In the first episode of Netflix’s latest true-crime docuseries I Am a Killer, producers sit down with James Robertson, an inmate in a Florida correctional facility who spent most of his life in prison, and is now on death row for murdering his cellmate. Robertson is charming, if a bit kooky, and engagingly loquacious. Listening to him recount his childhood, descent into crime, and subsequent incarceration, you almost forget that Robertson is a killer.
Until producers ask him about the murder. Robertson mulls it over for a minute. He admits that he was pretty confident in his ability to overpower his victim, and is matter of fact about how quickly he took to kill. According to Robertson, the whole thing took “about six minutes, five or six minutes.” He pauses for a second, then clarifies, “Four minutes, maybe.”
“I don’t feel bad about it,” Robertson adds, chuckling to himself. To producers, he says, “You think that’s really something, don’t you?”
The premise of I Am a Killer is deceivingly simple: convicted murderers, most of them on death row in states with the death penalty, share their versions of the killings in question, with prosecutors, attorneys, law enforcement officials, and friends and family also giving their thoughts on the event. What I Am a Killer recognizes, and capitalizes on, is the fact that we’re morbidly fascinated by those who’ve chosen to take someone else’s life. Letting the murderers tell their stories firsthand eliminates the plodding dreariness that plagues so many other true-crime documentaries—and lets the series get right down to it.
Robertson, the episode reveals, was arrested for burglary when he was a teenager; he was subsequently incarcerated. Once behind bars, he chafed at prison rules and regulations, acting out in a series of stabbings and riots that culminated with the murder of his cellmate and effectively ensured a life behind bars. Robertson makes no secret of his distaste for the prison system, especially the austere form of solitary confinement known as close management. Under Florida state law, inmates in close management are confined “apart from the general population, for reasons of security or the order and effective management of the institution, where the inmate, through his or her behavior, has demonstrated an inability to live in the general population without abusing the rights and privileges of others.”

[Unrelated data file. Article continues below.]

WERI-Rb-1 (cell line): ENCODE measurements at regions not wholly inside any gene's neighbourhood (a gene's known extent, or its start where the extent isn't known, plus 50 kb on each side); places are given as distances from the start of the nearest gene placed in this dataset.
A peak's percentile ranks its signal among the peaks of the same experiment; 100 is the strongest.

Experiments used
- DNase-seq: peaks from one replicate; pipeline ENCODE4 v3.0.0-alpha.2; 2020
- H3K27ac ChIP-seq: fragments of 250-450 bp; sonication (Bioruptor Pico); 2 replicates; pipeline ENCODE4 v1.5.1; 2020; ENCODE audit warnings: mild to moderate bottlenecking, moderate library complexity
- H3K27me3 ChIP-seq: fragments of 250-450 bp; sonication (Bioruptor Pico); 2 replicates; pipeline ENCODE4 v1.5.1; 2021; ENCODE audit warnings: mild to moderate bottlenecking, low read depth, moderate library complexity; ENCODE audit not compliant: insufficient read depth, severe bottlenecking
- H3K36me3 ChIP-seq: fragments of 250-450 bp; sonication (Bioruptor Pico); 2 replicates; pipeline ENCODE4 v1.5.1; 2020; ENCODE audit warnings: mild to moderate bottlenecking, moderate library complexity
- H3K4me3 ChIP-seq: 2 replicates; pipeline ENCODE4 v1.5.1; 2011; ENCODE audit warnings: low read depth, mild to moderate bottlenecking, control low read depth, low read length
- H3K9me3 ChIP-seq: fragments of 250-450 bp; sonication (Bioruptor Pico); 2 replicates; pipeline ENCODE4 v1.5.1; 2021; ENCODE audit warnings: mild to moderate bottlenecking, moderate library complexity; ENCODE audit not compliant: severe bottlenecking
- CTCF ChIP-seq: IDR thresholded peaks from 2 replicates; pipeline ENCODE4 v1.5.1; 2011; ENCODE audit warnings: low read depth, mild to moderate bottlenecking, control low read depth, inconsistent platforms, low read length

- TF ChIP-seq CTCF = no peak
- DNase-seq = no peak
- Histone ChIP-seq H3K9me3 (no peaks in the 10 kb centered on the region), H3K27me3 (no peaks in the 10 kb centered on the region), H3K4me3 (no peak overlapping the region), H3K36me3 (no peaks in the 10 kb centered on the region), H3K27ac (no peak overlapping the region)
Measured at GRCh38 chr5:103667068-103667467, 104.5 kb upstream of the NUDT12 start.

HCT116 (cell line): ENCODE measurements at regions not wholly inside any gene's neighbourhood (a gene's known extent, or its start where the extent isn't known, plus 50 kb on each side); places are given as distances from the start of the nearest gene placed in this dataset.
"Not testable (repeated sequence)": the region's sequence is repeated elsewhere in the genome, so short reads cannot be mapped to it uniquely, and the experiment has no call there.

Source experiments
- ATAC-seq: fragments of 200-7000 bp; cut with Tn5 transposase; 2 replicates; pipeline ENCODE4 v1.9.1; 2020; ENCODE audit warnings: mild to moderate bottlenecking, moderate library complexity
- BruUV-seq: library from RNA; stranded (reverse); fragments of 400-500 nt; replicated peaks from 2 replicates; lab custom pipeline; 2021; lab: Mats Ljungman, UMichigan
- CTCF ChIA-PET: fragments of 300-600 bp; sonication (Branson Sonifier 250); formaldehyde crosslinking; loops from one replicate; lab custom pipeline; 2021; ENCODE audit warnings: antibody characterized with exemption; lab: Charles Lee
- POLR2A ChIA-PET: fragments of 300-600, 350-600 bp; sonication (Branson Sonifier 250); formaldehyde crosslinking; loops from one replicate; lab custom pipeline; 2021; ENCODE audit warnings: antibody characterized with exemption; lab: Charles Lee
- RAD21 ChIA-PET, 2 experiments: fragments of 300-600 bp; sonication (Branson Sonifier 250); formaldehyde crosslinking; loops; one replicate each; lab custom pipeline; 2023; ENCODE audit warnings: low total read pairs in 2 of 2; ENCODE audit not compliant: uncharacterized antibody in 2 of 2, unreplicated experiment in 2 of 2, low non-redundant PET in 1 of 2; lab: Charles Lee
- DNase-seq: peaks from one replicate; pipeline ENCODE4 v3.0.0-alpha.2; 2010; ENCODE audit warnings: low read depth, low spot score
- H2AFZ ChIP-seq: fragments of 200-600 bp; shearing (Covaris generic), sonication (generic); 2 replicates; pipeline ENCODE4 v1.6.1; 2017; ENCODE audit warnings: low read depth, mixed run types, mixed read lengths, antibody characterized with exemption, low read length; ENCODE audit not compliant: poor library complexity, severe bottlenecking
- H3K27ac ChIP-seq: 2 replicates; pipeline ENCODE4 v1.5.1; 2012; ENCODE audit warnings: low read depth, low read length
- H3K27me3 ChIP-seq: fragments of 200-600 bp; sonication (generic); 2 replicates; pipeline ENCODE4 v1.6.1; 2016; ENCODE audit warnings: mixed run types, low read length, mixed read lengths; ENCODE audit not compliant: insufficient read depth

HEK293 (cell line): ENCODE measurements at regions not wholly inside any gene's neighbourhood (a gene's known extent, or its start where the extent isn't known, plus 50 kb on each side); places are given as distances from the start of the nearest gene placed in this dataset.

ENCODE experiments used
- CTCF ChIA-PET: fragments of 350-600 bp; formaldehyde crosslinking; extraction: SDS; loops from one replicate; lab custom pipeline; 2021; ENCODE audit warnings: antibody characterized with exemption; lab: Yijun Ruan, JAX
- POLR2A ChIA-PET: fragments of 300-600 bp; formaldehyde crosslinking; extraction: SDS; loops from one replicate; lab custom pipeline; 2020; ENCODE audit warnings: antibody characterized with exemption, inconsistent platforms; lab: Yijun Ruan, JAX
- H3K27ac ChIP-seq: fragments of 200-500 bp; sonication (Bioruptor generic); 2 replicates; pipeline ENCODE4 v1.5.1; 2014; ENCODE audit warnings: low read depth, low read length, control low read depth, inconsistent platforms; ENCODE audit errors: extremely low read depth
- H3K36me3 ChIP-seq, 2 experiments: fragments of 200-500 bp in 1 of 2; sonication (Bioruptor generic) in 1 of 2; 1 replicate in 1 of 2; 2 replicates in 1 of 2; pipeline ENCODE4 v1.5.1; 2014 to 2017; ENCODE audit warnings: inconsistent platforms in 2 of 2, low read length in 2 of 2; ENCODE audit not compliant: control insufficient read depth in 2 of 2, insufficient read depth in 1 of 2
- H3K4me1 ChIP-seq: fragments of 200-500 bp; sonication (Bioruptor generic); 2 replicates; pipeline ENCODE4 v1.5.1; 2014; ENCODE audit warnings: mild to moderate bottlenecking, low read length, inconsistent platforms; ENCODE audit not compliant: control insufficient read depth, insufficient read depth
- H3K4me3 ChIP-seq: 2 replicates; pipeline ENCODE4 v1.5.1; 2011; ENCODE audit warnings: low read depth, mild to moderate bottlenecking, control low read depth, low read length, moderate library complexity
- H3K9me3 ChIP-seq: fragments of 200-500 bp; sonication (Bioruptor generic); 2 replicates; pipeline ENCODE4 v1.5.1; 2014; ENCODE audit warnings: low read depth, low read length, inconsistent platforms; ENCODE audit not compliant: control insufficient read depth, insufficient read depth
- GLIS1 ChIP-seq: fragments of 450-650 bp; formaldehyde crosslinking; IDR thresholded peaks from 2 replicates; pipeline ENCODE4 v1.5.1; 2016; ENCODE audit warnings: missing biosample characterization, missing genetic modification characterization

Robertson spent 20 years in and out of close management, resenting the “daily humiliation” and increasing isolation he had to endure; close management was a nightmare, he says, and surprisingly, it was the inmates on death row who Robertson envied. Treated to a private exercise area, better food, and generally more freedoms (think: television and phone call access, longer visiting hours), death row inmates had it pretty good, according to a prison nurse who worked at the facility where Robertson was incarcerated.
And Robertson was eager to join them. After the guards had made their rounds one night, he strung together some socks and strangled his cellmate, a convicted pedophile named Frank Hart. “I wanted to get on death row,” Robertson says multiple times. As for close management, he explains, “I’d be a lot more sane if I hadn’t been locked in a cell for all those years.” During his murder trial, Robertson repeatedly emphasized his desire to receive the death penalty; after a pre-trial investigation agreed, he was relegated to death row. As of now, he does not have an execution date.